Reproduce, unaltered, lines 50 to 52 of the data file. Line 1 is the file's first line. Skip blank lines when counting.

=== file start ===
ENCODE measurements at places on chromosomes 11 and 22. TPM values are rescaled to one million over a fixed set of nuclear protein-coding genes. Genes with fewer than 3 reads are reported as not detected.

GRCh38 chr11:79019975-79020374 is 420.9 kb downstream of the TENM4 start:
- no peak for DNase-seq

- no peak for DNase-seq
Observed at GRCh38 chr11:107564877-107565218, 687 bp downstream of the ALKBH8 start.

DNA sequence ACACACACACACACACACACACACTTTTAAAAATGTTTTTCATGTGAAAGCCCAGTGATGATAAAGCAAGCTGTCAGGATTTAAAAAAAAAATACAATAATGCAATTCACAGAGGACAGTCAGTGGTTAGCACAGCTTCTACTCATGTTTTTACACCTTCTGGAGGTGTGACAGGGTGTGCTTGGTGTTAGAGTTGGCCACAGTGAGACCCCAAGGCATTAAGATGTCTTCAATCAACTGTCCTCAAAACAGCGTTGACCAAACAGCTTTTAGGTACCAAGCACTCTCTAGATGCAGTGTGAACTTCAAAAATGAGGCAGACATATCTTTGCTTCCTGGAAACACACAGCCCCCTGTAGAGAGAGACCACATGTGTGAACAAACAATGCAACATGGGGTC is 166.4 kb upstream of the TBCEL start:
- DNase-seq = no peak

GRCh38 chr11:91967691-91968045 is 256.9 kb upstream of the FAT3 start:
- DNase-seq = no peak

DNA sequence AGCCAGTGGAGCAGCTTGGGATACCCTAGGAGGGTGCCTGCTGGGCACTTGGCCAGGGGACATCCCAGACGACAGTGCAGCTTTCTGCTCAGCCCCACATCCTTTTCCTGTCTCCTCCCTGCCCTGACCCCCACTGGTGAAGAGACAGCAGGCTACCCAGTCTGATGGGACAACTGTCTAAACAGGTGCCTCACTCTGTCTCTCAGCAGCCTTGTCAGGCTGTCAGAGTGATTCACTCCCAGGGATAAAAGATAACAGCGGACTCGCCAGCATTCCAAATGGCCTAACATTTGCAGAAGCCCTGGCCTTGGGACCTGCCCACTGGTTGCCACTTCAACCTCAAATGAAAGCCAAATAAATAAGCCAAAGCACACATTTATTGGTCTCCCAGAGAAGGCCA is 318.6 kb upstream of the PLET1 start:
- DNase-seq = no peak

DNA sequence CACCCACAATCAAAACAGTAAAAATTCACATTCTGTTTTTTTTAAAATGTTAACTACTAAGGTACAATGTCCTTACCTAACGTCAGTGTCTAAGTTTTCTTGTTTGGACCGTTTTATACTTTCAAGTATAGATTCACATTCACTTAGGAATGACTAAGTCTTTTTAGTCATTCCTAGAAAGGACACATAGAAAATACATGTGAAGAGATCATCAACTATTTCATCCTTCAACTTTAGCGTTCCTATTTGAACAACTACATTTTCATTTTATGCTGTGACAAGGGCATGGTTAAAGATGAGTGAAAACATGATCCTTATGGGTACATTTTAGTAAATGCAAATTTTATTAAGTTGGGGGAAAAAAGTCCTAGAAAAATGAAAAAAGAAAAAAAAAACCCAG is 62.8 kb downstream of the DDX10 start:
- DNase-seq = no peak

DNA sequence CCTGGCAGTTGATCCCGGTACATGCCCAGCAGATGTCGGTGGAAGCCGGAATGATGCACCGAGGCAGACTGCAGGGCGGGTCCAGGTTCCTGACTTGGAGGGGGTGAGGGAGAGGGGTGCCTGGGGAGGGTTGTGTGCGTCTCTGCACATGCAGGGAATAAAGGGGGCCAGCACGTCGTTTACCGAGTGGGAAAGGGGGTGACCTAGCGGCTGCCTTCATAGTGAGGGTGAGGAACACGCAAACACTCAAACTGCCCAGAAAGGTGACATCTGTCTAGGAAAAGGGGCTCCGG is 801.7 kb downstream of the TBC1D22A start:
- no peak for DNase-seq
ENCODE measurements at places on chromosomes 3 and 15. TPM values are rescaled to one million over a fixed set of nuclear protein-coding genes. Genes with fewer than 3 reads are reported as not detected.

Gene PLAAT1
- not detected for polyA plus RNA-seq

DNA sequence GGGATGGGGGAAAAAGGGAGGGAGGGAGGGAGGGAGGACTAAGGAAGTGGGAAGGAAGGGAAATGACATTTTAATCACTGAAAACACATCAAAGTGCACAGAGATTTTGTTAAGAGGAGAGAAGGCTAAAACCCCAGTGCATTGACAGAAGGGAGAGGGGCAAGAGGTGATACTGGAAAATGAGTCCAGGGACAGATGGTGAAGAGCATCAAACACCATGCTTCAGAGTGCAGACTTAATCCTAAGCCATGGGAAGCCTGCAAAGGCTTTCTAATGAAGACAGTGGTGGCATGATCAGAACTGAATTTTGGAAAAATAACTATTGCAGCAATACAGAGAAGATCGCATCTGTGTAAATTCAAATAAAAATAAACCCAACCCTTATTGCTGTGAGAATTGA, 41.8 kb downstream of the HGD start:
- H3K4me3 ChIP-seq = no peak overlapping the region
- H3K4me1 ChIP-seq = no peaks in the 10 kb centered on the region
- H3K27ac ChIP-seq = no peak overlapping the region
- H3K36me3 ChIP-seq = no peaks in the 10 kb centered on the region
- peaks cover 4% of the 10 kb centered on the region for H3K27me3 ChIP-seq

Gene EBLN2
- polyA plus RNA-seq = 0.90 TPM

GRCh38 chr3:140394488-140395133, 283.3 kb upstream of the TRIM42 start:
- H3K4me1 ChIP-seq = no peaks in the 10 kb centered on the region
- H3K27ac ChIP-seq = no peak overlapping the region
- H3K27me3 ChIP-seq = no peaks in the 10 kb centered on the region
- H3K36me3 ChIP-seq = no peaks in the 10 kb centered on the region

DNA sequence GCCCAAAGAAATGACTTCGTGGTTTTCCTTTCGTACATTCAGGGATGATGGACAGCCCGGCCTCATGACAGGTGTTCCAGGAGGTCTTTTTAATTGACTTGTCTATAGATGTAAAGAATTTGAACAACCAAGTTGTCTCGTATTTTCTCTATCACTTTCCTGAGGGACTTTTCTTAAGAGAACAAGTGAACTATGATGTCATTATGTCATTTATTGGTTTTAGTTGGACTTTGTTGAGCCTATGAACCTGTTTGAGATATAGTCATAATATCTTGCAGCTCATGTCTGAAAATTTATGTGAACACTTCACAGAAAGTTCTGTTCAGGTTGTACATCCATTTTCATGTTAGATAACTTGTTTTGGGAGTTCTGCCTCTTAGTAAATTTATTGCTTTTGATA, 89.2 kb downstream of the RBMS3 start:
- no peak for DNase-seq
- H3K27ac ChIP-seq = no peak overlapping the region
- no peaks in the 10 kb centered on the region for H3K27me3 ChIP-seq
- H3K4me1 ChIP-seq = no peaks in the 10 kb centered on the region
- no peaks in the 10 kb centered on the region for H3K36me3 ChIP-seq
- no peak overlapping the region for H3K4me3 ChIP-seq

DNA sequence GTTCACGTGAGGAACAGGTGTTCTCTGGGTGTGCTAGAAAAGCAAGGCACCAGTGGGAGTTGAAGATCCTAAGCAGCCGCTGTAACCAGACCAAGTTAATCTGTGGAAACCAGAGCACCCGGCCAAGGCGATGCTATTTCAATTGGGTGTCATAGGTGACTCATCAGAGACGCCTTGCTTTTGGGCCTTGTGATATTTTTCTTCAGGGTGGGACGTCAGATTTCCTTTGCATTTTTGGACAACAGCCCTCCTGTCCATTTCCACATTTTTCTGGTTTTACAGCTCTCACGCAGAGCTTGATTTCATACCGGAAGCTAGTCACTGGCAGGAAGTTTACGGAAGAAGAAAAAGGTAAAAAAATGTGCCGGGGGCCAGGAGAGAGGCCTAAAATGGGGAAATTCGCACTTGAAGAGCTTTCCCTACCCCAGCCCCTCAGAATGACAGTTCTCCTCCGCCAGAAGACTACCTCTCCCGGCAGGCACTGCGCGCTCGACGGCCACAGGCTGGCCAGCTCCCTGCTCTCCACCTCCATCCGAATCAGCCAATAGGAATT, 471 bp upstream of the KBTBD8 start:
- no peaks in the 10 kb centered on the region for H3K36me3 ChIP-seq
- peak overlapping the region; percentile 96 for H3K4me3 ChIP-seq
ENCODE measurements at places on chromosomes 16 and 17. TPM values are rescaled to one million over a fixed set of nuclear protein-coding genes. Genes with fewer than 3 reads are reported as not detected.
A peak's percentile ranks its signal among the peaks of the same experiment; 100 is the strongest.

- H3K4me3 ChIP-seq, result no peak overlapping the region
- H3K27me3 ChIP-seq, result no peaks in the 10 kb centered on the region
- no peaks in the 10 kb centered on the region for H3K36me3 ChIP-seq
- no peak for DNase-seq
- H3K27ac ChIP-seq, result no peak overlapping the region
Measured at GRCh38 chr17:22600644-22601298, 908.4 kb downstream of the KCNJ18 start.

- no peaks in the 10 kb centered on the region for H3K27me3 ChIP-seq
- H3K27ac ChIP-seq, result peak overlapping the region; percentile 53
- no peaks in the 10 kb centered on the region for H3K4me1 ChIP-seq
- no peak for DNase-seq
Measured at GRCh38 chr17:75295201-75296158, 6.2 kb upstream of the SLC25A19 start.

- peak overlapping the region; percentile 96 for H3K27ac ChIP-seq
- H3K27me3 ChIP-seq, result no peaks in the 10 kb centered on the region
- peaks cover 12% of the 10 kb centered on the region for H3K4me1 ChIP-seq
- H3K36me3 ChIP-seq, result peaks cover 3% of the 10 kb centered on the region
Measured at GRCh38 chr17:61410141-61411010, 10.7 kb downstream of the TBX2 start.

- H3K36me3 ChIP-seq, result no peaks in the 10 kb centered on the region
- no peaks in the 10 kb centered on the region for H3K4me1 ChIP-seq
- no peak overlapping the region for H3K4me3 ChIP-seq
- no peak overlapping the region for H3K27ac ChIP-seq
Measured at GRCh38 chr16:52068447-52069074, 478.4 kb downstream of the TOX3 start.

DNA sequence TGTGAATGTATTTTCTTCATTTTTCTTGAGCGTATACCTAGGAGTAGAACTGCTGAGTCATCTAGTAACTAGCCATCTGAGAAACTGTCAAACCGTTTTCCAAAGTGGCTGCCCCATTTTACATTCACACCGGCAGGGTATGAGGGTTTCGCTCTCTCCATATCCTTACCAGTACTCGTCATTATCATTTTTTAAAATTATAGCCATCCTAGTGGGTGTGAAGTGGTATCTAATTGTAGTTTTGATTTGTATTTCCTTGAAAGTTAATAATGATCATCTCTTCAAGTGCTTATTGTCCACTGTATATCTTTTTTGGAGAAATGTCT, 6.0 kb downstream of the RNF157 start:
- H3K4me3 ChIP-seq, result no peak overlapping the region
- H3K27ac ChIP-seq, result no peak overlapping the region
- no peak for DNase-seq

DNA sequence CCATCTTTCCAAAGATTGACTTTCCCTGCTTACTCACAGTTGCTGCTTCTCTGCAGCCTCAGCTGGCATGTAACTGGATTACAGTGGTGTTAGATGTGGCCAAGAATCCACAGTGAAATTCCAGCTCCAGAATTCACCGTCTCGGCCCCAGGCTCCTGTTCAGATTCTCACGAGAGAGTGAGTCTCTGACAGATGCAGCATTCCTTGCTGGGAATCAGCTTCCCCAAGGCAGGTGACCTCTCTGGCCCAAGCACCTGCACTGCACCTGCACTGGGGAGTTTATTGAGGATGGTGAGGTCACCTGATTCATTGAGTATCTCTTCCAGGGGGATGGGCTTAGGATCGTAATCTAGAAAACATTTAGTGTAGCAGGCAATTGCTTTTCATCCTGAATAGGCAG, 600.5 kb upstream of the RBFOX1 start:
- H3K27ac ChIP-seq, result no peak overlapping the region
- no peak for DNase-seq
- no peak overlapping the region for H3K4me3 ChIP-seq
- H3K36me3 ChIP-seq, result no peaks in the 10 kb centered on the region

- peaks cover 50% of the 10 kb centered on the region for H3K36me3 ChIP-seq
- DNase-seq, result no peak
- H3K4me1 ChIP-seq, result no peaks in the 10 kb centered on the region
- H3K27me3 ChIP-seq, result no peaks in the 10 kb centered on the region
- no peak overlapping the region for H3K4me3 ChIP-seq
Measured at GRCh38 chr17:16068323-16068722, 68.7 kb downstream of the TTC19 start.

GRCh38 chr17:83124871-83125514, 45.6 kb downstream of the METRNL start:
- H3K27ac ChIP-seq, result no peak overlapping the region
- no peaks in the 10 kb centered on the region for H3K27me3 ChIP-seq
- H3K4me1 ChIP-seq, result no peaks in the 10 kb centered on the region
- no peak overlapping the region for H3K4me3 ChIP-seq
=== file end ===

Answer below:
- no peaks in the 10 kb centered on the region for H3K27me3 ChIP-seq
- H3K27ac ChIP-seq, result peak overlapping the region; percentile 53
- no peaks in the 10 kb centered on the region for H3K4me1 ChIP-seq